ABSTRACT OBJECTIVE: In the presence of pathologic conditions such as diabetes or neuropathy and activity-related forces, the plantar surface of the foot is a common place for skin breakdown. With this risk, foundational knowledge of typical plantar skin behavior is needed. The purpose of this study was to characterize the plantar skin properties (tangential stiffness, normal compliance, and thickness) across environmental condition and time. DESIGN AND SETTING: Nonexperimental laboratory design. PATIENTS: Sixteen individuals participated (age range, 19–78 years; mean age, 48.5 ± 19.23 years; mean body mass index, 31.5 ± 7.61 kg/m2). MAIN OUTCOME MEASURES: Tangential stiffness, normal compliance, and thickness were assessed with the Tissue Interrogation Device (TID), Myotonometer, and ultrasound, respectively. Measurements were taken at 5 anatomic locations over 4 visits across a day (morning and afternoon), week, and month. Measurements were taken in standard (20° C to 24° C, 35%–50% relative humidity) and shoe conditions (32° C, 66% relative humidity). MAIN RESULTS: Tangential stiffness (P = .000), normal compliance (P = .000), and thickness (epidermis, P = .000; dermis, P = .044) all varied by location. No main effect differences were noted across visits or environment across devices. Reliability varied across visits. CONCLUSIONS: All 3 skin properties were found to vary across location and people. Given skin property consistency over time and device reliability, it is reasonable to take and compare measurements within a week. Environmental conditions should be reported and controlled in research assessing plantar skin.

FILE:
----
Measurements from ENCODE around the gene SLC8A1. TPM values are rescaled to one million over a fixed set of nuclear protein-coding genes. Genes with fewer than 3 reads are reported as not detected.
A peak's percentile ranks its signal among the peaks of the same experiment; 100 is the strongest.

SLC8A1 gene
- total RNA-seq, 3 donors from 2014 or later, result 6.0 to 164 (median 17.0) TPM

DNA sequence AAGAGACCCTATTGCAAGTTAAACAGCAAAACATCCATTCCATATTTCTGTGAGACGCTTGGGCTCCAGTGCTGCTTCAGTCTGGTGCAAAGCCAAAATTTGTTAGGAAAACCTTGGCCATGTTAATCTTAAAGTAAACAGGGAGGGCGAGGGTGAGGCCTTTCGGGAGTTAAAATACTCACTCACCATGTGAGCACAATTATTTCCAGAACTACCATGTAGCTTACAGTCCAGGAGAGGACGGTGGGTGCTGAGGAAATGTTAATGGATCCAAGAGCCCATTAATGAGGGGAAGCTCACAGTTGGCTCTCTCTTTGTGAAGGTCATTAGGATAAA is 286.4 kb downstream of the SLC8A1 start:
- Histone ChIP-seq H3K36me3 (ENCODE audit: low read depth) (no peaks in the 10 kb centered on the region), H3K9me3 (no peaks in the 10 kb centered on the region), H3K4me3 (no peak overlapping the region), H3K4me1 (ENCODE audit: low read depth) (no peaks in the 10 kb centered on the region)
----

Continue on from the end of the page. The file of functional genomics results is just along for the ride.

Advances in Skin & Wound Care – Wolters Kluwer Health
Published: Jan 1, 2018
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